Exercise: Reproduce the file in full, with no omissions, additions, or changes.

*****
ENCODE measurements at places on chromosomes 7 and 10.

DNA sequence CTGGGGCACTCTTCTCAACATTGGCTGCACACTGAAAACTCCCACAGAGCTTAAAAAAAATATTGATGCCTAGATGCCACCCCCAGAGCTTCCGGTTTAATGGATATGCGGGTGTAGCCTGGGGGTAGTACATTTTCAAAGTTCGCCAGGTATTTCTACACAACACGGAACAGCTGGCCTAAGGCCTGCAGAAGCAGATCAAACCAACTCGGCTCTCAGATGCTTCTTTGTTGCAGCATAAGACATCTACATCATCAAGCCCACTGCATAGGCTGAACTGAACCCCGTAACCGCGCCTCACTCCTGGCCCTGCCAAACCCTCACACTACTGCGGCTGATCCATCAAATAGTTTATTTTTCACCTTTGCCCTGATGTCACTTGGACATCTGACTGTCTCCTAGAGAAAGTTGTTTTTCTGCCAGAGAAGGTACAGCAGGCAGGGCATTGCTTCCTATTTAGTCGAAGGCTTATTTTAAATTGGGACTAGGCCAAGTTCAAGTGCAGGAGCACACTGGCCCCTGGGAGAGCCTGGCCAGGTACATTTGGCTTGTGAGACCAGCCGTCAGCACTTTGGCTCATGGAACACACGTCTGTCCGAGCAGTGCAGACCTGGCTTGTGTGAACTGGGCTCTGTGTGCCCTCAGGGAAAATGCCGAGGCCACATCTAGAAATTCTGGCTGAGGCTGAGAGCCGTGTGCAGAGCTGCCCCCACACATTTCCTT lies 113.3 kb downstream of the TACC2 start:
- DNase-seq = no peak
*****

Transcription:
ENCODE measurements at places on chromosomes 7 and 10.

DNA sequence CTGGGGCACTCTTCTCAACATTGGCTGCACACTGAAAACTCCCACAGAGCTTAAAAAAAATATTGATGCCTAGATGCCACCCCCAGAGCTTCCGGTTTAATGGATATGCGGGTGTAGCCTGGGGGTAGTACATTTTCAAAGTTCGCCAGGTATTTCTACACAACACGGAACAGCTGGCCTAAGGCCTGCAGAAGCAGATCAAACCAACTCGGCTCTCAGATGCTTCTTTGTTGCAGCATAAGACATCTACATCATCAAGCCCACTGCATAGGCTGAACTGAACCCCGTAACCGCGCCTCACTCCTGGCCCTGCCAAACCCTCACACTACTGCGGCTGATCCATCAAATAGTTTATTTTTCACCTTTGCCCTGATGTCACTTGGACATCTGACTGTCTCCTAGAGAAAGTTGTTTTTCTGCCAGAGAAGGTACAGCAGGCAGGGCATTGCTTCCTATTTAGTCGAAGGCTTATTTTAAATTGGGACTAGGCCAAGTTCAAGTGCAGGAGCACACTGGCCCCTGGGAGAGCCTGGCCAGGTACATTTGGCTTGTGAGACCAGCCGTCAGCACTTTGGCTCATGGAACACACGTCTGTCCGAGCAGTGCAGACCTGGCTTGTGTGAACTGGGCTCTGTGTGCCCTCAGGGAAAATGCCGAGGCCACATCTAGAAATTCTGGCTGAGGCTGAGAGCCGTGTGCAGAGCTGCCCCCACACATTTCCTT lies 113.3 kb downstream of the TACC2 start:
- DNase-seq = no peak